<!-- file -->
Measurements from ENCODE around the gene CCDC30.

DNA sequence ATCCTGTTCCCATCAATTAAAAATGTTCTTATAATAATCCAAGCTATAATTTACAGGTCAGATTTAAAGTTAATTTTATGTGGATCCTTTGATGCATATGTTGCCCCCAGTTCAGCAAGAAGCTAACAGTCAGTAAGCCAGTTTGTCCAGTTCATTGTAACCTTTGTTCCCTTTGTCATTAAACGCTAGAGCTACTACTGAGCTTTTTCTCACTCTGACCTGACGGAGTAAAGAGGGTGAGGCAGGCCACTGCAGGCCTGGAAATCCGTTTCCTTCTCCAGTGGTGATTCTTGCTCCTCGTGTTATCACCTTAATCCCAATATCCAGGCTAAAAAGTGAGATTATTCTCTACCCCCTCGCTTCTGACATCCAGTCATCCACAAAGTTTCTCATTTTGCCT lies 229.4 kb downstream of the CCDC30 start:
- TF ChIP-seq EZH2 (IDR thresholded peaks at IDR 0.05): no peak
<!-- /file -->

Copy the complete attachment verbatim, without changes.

Measurements from ENCODE around the gene CCDC30.

DNA sequence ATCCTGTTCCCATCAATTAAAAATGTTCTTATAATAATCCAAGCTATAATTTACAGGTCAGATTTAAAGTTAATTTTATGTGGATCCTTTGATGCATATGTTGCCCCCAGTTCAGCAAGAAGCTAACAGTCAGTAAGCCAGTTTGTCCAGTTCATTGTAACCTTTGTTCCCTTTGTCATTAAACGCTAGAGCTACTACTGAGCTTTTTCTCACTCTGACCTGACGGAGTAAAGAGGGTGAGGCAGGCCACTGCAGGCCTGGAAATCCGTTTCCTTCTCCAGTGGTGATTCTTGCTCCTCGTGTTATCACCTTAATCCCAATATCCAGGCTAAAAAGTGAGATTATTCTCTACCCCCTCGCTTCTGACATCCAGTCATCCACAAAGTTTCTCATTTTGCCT lies 229.4 kb downstream of the CCDC30 start:
- TF ChIP-seq EZH2 (IDR thresholded peaks at IDR 0.05): no peak